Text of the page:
Who would have ever thought that non-stick cookware would become controversial? It was approved for use in cookware in 1960, and gave cooks the option to cook with less fat. Even more exciting, the non-stick surface made cleanup a snap. And yet, for almost 20 years, there has been vigorous debate about its safety.
The culprit is a substance called perfluorooctanoic acid (PFOA), which is used in making Teflon. Manufacturers say it's safe to use in cookware – as long as the cookware is used properly. When it's not, the fumes from overheated non-stick skillets can kill birds and sicken humans with a malady called "polymer fume fever."
Teflon and PFOA Raise Health and Environmental Concerns
Teflon is actually a specific product patented by Dupont, but most people use it generically to mean any sort of non-stick cookware. The issue isn't Teflon per se, but safety of the substances used to manufacture it. PFOA is also referred to by the trade name, C-8. It's used in the manufacturing of consumer, automotive, and aerospace products.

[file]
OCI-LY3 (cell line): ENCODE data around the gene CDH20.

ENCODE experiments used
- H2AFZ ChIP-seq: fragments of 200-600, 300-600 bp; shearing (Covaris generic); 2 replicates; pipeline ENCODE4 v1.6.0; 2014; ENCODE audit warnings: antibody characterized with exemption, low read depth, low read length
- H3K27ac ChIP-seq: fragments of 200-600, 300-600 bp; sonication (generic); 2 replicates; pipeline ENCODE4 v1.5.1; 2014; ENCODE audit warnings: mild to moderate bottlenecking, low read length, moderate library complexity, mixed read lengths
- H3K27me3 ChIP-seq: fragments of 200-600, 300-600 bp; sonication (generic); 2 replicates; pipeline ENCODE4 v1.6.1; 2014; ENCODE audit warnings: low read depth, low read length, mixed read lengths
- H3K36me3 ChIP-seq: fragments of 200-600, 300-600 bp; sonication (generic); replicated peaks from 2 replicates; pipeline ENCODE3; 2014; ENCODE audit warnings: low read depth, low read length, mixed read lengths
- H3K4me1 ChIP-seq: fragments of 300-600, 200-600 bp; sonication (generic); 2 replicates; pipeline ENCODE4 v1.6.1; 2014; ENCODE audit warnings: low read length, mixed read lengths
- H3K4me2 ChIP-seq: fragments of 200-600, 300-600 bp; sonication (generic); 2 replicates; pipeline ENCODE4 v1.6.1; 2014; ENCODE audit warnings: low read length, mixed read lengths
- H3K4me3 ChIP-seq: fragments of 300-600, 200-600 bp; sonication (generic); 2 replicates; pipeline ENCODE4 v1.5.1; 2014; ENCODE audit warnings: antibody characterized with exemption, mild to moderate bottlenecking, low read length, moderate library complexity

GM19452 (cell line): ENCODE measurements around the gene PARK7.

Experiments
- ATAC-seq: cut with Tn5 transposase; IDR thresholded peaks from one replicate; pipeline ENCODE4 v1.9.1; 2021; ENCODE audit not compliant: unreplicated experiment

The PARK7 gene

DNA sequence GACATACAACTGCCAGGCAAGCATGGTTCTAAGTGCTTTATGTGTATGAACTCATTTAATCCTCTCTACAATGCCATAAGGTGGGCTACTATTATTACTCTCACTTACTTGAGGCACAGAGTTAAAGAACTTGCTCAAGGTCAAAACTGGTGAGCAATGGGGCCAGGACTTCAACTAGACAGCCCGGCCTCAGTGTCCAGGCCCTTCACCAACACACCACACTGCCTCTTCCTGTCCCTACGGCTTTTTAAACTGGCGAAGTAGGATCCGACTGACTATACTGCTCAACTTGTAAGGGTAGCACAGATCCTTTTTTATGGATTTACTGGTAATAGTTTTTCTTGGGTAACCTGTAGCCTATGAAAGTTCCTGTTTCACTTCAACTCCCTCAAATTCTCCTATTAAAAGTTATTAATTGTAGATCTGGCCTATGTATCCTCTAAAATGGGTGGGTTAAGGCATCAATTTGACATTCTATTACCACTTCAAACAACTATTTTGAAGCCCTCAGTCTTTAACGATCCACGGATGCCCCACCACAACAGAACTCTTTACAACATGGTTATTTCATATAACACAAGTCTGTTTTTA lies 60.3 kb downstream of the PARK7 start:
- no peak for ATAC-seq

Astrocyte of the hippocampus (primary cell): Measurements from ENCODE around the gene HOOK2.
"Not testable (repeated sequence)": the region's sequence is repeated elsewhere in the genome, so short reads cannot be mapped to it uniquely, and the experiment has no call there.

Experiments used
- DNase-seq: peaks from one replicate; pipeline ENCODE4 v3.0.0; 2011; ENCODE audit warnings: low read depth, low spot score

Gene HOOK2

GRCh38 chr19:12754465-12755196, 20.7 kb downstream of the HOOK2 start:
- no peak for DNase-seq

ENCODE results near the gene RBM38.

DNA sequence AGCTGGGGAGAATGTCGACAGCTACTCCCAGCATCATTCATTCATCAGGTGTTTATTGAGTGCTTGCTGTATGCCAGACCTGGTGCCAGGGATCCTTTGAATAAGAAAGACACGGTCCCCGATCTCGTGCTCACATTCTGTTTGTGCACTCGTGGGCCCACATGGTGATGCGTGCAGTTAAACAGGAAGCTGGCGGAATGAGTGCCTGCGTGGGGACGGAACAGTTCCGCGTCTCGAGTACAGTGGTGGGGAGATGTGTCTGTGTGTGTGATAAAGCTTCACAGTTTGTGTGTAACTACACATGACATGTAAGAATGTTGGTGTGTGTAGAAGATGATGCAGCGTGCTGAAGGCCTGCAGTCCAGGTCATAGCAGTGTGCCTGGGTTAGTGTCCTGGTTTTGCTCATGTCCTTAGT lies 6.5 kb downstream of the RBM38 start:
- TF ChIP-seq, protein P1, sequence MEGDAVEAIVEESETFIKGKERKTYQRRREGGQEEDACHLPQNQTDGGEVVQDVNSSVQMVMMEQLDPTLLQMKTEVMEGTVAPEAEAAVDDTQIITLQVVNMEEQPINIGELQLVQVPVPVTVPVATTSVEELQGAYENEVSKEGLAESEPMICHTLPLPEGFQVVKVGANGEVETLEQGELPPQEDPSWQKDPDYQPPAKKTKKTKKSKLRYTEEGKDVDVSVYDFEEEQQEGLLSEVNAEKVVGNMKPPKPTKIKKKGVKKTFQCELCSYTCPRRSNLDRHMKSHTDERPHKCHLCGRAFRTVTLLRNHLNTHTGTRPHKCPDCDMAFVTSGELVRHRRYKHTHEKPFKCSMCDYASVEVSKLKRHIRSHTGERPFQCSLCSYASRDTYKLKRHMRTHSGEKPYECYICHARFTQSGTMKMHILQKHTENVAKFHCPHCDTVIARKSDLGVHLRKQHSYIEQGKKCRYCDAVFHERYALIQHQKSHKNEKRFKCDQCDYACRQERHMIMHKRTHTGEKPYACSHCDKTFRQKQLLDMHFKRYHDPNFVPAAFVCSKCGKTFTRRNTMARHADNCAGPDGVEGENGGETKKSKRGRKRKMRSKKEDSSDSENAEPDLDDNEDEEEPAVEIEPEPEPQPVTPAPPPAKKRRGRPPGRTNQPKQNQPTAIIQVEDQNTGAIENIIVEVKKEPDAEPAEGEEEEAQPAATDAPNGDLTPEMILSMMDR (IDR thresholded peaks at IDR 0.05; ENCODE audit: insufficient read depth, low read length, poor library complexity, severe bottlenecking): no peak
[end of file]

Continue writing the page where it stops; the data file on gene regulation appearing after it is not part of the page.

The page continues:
One major manufacturer of PFOA, the 3M corporation, decided to discontinue production in 2000:
"PFOA, PFOS and PFOS-related products are man-made materials that have had many important and critical uses in our society. Examples include firefighting foams used to extinguish chemical, oil and aviation fires, critical components in military and civilian aircraft, and industrial fluids used to make computer components and other electronic devices. PFOA is also used in the manufacturing processes that create non-stick coatings for cookware. PFOS-related product uses included stain resistant treatments for carpets, fabrics and paper products.
3M began manufacturing and using this chemistry in the 1950’s for various products including some sold under the Scotchgard™ brand. 3M was a principal manufacturer of PFOA and PFOS-related products until it decided to phase out the production of these compounds starting in 2000. Other companies around the world continue to manufacture PFOA and PFOS, and some companies manufacture similar materials that are believed to break down in the environment to PFOA."